Meisler, a teacher at the school, said Ingerson never seemed completely comfortable in this environment. Most classmates, perhaps mindful of his background and his unpredictable antics on the court, never embraced him as one of their own.

"He didn't have anybody to talk to," said Meisler, who had Ingerson in a government class. "The other kids thought he was weird. So some teachers took over that role."

Ingerson did better than anybody expected at Santa Barbara. Despite differing accounts of his academic habits (Lavender said he had the best attendance among all his players, while others report frequently seeing Ingerson outside school when he should have been in class), Ingerson's grade-point average exceeded 3.0 during his two years in Santa Barbara. His poem about his former life in inner-city Oakland, "The Other Side of the Street," was published in the local alternative publication.

"He's a very compassionate kid," Meisler said. "He always wanted to please people and do the right thing."

• • •

During Michigan's 88-58 romp over Eastern Michigan Dec. 22, Ingerson scored 19 points. After sinking one of his 3-pointers, Ingerson pointed his finger upwards in celebration and shook his hips. The display caused U-M coach Tommy Amaker to reprimand Ingerson during a subsequent timeout.

"It's a delicate balance," Amaker said. "We're not trying to put a wet towel on his emotions, but he's not the player right now that can afford mental lapses. Going from one play to the next and the concentration, it takes time for him and he struggles with that."

Kerry Russell knows about Ingerson's struggles to keep his emotions in check. A senior backup guard for Santa Barbara, Russell said Ingerson would pound his jersey or taunt an opponent after nearly every basket, even at practice. The displays were tolerated at first - part of the deal of playing with a future star - but things got worse after Ingerson returned to Santa Barbara for his senior year. Ingerson had just found out how good he was, having played against future Division I standouts and NBA draft picks at several AAU summer camps. He also was no longer living with his aunt, but with his coach. The antics became even more pronounced, finally exploding in the two separate incidents that earned him suspensions. After the second brow-wiping incident, Lavender had Ingerson write what Russell considered to be a heart-felt apology and read it to the team.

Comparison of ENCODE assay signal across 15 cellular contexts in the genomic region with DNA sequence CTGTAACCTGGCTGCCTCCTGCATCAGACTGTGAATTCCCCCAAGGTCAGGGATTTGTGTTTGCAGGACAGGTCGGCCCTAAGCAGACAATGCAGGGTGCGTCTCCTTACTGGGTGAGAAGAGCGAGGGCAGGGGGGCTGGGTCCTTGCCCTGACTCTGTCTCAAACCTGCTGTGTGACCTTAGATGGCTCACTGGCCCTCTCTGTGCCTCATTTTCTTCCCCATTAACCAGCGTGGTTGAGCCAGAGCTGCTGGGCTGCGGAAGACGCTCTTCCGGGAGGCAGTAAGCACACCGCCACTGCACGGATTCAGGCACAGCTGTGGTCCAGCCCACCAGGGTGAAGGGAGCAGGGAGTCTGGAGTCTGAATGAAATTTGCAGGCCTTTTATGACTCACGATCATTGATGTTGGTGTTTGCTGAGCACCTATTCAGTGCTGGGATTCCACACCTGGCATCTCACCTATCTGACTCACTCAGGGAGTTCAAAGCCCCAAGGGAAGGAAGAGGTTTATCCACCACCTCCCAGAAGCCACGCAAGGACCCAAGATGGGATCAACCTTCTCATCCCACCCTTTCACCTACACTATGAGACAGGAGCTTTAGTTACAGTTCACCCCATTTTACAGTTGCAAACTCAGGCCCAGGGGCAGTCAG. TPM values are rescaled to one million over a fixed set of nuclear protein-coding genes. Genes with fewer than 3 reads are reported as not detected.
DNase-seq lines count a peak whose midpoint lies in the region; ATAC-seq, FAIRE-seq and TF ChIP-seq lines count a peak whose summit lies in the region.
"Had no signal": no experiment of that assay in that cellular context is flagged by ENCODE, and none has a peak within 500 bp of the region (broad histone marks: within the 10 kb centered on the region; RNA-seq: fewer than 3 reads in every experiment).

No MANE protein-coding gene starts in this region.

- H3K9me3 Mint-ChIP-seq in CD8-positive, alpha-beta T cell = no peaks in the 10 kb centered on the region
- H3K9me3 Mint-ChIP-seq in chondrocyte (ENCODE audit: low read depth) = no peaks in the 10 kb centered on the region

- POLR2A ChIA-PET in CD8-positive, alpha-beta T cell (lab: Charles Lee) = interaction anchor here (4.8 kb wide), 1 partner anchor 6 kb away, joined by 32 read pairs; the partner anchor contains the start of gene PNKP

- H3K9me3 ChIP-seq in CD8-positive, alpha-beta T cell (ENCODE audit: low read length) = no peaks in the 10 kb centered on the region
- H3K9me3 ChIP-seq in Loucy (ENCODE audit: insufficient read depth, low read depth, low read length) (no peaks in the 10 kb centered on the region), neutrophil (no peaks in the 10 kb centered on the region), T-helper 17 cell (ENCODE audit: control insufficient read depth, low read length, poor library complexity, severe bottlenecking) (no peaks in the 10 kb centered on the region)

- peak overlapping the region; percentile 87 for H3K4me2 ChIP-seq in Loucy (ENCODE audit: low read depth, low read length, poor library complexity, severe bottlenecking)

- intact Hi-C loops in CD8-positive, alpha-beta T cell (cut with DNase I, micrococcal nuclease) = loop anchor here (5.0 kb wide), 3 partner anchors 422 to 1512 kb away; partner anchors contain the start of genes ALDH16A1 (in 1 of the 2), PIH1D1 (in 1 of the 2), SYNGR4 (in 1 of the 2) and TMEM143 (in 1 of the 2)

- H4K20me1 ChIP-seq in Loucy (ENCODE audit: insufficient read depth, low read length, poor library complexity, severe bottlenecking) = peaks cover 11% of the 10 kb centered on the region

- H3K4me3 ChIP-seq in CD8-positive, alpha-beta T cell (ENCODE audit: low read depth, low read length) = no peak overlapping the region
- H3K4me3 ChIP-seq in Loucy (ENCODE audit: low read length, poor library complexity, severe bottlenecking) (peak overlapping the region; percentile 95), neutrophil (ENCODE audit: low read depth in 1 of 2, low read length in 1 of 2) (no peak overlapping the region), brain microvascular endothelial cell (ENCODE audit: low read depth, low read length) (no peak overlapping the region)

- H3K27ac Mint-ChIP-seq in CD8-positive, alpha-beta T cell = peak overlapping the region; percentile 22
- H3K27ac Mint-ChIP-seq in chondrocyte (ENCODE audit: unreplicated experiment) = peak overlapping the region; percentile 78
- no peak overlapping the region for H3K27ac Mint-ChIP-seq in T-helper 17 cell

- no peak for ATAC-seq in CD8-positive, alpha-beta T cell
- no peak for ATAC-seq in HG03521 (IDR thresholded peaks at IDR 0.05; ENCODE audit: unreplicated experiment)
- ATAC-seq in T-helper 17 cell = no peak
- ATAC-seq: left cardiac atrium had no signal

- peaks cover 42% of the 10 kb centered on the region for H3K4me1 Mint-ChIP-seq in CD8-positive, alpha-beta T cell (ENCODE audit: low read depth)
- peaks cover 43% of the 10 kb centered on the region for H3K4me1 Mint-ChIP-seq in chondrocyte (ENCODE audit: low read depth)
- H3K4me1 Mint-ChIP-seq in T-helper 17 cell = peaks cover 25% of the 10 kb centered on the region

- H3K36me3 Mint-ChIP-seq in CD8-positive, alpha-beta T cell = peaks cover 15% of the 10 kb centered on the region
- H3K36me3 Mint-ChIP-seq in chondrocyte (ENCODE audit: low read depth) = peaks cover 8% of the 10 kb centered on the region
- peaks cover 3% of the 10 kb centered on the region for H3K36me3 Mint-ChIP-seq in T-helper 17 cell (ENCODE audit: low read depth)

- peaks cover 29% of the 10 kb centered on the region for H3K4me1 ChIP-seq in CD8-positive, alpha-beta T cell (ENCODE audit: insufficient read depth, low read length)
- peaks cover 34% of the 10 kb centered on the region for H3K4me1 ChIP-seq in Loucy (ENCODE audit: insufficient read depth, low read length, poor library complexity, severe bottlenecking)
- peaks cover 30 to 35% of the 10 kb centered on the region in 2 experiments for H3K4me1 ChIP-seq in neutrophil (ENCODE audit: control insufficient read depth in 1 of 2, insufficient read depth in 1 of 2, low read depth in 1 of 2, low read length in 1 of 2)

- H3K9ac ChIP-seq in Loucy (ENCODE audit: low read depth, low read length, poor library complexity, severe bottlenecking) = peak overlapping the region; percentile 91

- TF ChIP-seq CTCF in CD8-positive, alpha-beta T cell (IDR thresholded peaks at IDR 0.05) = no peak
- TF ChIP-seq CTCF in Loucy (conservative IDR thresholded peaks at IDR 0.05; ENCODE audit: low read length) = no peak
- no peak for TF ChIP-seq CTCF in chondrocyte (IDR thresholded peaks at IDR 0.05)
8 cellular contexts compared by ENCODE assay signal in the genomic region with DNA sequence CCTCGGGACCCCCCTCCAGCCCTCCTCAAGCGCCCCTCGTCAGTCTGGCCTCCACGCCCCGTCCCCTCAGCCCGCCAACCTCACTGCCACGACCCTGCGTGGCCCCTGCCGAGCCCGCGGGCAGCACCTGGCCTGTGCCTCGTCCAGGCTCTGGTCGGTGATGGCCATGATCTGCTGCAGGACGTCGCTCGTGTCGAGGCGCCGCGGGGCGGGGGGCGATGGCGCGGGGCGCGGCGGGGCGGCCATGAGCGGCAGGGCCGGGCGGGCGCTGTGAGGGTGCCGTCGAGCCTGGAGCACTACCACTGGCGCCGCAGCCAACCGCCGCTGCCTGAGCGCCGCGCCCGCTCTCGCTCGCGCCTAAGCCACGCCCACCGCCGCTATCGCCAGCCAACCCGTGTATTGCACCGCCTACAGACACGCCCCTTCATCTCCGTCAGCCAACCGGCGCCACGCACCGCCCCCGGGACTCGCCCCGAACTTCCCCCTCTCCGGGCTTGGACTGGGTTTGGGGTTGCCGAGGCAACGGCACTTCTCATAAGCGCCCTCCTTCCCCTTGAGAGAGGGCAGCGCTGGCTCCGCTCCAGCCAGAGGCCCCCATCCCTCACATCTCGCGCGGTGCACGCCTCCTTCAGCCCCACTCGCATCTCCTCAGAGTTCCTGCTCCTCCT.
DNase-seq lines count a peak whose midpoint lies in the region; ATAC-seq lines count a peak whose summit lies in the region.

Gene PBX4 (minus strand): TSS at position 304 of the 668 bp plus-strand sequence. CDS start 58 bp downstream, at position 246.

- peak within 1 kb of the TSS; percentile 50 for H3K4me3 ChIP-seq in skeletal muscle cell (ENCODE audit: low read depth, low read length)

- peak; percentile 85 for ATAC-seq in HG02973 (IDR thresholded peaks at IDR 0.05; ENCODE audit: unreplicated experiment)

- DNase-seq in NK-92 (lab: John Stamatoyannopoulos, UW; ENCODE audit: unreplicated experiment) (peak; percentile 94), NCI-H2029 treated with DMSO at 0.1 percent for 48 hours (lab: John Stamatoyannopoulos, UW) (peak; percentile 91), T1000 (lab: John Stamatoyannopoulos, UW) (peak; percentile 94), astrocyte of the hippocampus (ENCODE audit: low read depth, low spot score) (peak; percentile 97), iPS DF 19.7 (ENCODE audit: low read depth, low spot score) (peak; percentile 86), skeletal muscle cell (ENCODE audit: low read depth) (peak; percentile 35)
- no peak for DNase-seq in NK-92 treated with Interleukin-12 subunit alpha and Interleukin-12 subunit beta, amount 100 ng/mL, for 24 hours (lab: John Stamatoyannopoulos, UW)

"It was pretty nice," Russell said.

• • •

Mwei Banks got to know Ingerson well during his two years in Santa Barbara. Banks is the athletic director of the Santa Barbara Boys & Girls Club - right across the street from the high school. Every Sunday night, Ingerson would show up for pickup games at the gym. Banks took an immediate liking to the new boy in town, whom he described as "very
intelligent and very respectful" when he wasn't playing.

Ingerson's quiet personality changed when he took to the court. The stream of verbal jabs and boasts were constant. But then Ingerson would back up all that trash-talking with his breath-taking play. Then, after the game was over, Ingerson begged Banks to allow him to shoot baskets past its closing hour.

"He was an awesome talent," Banks said. "I loved watching him play."

Bank, himself a prep basketball coach, said he was more understanding than most about Ingerson's troubles last year. And he's glad that Amaker, who didn't recruit Ingerson but flew to California to meet the highly touted freshman shortly after he was given the Michigan job last March, has taken a liking to his one-time Sunday night regular.

"He was a superstar in a small town - he was above and beyond Santa Barbara High School," Banks said.

"I'm very pleased and happy that he's doing so well. It makes him look good and makes us as a town look good."